The Citizen's Utility Board reports an increase in complaints about consumers about skyrocketing electric bills. NBC 5's Charlie Wojciechowski reports.
The Citizens Utility Board (CUB) says Illinois consumers should be on the lookout for potential rip-offs following one of the most expensive power consumption winters in the state's history.
According to a report released Tuesday by the consumer watchdog group, complaints about alternative electric suppliers are up 115 percent this year, which could cost residents hundreds of dollars annually.
"Over the past 12 months, Illinois' energy market has become more confusing, more expensive and riskier for consumers," CUB's director of communications Jim Chilsen said.
The report comes as electricity rates are scheduled to increase significantly on June 1, changes that could double or even triple some bills.
The CUB report says not all alternative power suppliers are acting inappropriately, but rates from suppliers competing against ComEd are 20 percent higher this month compared to May 2013.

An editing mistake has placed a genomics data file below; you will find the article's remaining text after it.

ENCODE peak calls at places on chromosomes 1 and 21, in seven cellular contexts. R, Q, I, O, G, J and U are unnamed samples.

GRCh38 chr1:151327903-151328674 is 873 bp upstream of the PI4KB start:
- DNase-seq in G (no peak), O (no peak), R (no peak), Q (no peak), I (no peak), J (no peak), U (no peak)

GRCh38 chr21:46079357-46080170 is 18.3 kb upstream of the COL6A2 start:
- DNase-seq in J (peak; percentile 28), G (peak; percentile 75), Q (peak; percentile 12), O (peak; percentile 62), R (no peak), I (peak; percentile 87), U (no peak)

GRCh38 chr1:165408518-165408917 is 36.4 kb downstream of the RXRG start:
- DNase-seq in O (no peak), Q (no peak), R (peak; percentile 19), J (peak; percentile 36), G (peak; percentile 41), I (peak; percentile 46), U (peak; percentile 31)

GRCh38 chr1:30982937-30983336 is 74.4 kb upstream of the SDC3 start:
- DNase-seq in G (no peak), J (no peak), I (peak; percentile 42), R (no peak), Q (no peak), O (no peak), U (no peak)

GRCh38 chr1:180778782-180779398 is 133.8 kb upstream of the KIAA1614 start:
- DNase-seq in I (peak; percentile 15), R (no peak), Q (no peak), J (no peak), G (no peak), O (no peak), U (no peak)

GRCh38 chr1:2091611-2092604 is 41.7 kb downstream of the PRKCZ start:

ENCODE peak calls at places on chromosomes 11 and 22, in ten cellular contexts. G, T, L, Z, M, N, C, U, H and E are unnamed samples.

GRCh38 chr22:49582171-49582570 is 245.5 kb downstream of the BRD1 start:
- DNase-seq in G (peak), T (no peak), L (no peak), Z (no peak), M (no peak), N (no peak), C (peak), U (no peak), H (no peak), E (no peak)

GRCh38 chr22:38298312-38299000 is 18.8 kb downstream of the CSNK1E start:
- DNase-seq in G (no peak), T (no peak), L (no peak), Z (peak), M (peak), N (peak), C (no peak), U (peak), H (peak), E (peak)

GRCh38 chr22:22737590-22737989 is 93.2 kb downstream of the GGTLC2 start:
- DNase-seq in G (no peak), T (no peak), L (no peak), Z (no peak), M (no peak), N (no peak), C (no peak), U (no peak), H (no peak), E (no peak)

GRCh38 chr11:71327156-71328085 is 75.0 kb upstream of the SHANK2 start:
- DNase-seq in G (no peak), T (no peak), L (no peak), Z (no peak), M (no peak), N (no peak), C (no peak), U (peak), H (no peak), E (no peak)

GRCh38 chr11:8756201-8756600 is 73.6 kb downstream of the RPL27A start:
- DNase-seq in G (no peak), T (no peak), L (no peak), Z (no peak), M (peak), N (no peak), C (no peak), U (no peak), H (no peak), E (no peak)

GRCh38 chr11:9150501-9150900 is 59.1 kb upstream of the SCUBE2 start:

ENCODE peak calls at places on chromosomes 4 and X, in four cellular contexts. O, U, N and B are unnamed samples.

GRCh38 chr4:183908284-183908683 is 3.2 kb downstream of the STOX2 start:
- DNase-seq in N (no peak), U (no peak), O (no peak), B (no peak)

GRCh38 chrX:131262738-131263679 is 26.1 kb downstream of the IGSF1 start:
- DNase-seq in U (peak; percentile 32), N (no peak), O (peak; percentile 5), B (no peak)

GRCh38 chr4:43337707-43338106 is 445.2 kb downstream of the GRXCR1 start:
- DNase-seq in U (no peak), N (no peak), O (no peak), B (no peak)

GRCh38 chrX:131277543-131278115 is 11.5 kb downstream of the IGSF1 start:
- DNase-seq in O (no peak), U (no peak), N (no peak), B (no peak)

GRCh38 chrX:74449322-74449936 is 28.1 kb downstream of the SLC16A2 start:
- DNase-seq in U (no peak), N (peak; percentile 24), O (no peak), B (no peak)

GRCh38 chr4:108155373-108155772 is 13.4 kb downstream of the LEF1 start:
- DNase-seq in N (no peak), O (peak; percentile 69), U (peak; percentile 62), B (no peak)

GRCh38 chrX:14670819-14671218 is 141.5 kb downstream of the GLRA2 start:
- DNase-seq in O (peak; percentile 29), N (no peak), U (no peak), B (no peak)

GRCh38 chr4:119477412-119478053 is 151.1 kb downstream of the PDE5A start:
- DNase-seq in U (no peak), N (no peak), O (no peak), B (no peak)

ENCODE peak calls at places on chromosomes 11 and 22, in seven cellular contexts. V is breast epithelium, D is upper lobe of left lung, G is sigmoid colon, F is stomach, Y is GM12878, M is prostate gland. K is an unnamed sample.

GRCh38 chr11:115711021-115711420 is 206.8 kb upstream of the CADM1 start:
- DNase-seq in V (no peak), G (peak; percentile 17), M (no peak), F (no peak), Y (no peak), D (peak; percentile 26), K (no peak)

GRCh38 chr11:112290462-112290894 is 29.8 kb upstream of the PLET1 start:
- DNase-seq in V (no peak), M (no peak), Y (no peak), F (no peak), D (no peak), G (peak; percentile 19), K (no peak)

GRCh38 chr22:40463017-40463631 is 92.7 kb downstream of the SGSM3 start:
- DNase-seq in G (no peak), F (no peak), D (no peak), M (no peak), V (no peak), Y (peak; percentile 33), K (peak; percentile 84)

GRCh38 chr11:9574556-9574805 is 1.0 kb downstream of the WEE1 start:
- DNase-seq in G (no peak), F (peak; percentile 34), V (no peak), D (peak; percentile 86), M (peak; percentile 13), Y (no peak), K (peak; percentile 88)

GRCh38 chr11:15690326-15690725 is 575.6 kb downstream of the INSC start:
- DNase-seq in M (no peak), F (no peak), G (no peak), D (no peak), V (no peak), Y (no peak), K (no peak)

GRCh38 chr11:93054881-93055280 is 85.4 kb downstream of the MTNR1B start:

"A Melrose Park woman reported that her variable rate jumped to 35 kilowatts per hour. That's about six times the current ComEd rate," Chilsen said.
The biggest consumer complaints include:
CUB says 70 percent more customers left their utility supplier for an unregulated company last year.
Alternative suppliers were able to offer short term savings since 2010, but there's concern that the record low temperatures last winter and the looming price increase will convince people to sign up for bad deals, according to the report.
CUB suggests consumers ask if an offer is a fixed or variable rate and to make sure you know the length of the term. Consumers should also know the utility's price to compare, and to beware of any sales pitch that promises savings.
Smart meters are starting to roll out in the Chicago area and could be in all home in the next two years. The meters reward you for using less energy at peak hours.
ComEd's new rate on June 1 will be 7.6 cents per kilowatt hour, and any provider charging more than that will lead to a higher bill.